Licensing requirements for CBD

Currently, anyone intending to grow, process, or market industrial hemp must apply for a license through the Industrial Hemp Research Pilot program (IHRP). The program recently combined the separate application forms into one universal application to simplify the process and reduce the amount of supporting documentation necessary to apply for a license.

In the wake of the 2018 Farm Bill, the Department of Agriculture issued a new policy statement on the transition from the IHRP to the implementation of a commercial hemp program that conforms to federal rules and revised state laws. The most notable changes to the updated hemp program include:

  • Licensed growers are solely responsible for procuring hemp seed and must notify the IHRP of the source of the seed.
  • Licensed growers are no longer required to maintain the four-mile minimum buffer distance from a licensed marijuana grower.
  • IHRP grower license requirements have been simplified to align with new hemp plan requirements.

When the new hemp program is adopted, those already licensed to grow hemp under the IHRP may transfer.

All industrial hemp must contain less than 0.3% THC when tested. According to the WSDA, any industrial hemp field, greenhouse or harvest that tests over 0.3% no longer meets the definition of industrial hemp under the law. The IHRP is currently considering the most appropriate enforcement actions.

Washington CBD possession limits

Consumers are allowed to purchase or possess up to one ounce of marijuana, 16 ounces of marijuana-infused CBD edibles in solid form, and 72 ounces of marijuana-derived CBD liquids.

Consumers are allowed to purchase or possess up to 72 ounces of marijuana-derived CBD liquids. Photo by: Gina Coleman/Weedmaps

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Possession above the legal limits is a criminal offense. There is no penalty articulated specifically for those with excess quantities of marijuana-derived CBD edibles or liquids. However, possession of one ounce to forty grams of cannabis is treated as a misdemeanor. Those charged will receive a prison sentence of up to 90 days and a maximum fine of $1000.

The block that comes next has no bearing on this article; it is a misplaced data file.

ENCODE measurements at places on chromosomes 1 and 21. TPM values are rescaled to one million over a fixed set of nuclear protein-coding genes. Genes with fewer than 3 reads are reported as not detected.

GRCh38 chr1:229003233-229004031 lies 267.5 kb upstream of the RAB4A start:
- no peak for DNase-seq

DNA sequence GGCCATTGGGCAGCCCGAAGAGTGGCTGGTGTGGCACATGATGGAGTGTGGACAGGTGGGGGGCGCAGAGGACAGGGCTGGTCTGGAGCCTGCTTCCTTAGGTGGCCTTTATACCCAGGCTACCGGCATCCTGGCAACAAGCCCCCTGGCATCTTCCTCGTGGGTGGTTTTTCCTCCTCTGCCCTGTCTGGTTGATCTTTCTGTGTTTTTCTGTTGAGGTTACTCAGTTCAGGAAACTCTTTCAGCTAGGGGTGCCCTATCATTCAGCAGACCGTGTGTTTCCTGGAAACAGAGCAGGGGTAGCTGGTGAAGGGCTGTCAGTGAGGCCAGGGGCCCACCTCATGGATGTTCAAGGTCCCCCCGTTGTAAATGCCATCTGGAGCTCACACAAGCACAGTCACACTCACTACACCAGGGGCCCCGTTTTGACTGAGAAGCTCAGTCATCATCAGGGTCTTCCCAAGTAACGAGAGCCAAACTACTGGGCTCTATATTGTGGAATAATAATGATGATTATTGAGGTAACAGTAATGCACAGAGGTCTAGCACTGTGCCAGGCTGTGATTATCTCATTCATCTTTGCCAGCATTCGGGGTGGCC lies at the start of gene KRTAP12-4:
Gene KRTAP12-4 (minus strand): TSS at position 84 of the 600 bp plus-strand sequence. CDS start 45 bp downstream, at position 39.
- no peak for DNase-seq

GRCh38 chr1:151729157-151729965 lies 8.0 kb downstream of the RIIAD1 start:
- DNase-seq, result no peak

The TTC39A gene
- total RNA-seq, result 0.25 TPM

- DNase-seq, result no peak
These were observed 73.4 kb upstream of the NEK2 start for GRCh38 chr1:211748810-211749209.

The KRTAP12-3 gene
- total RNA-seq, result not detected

The possession of more than forty grams of cannabis is treated as a felony, resulting in a minimum of 5 years imprisonment and a maximum fine of $10,000.

Where to buy CBD in Washington

Currently, CBD is banned in the use of dietary supplements, food, and beverage products in the state of Washington. At present, the WSDA is not performing raids, so many of these products remain on the shelves at retailers, such as grocery stores and coffee shops.

The ban does not affect CBD products sold at licensed dispensaries, where shoppers can find and purchase products containing CBD, including CBD oil and edibles. There are benefits to buying CBD oil and other CBD products directly from a licensed retailer, such as immediate access to a product and the knowledge that it conforms to legal requirements.

Consumers can shop from a wide variety of online outlets for CBD products, read consumer reviews, and ship purchases to their homes. Online shopping also offers the ability to gather detailed information about each product, compare different products and product types, and comparison shop to find the best price. CBD brands also often have their own e-commerce shop, allowing you to purchase your desired CBD products straight from the source. Products purchased online, however, are unlikely to be in line with Washington state legal requirements.

How to read CBD labels and packaging

The 2018 Farm Bill shifted oversight of CBD from the U.S. Department of Justice (DOJ) to the U.S. Food and Drug Administration (FDA). At present, there are no clear regulations regarding CBD labels and packaging.

Although the regulations are in flux, companies selling CBD must still make legitimate claims on their labels. Reputable CBD producers will typically include the following information on their CBD product labels.

  • Amount of active CBD per serving.
  • Supplement Fact panel, including other ingredients.
  • Net weight.
  • Manufacturer or distributor name.
  • Suggested use.
  • Full spectrum, broad-spectrum, or isolate.
  • Batch or date code.

This information helps the consumer to make an educated decision on the quality and efficacy of a CBD product. If this information is absent from the label, it’s best to look for an alternative product.

Is CBD oil legal in Washington? Copy article link to clipboard. Link copied to clipboard. Contents What is CBD? Why is CBD sometimes illegal? Washington CBD laws

Best CBD Oil in Washington State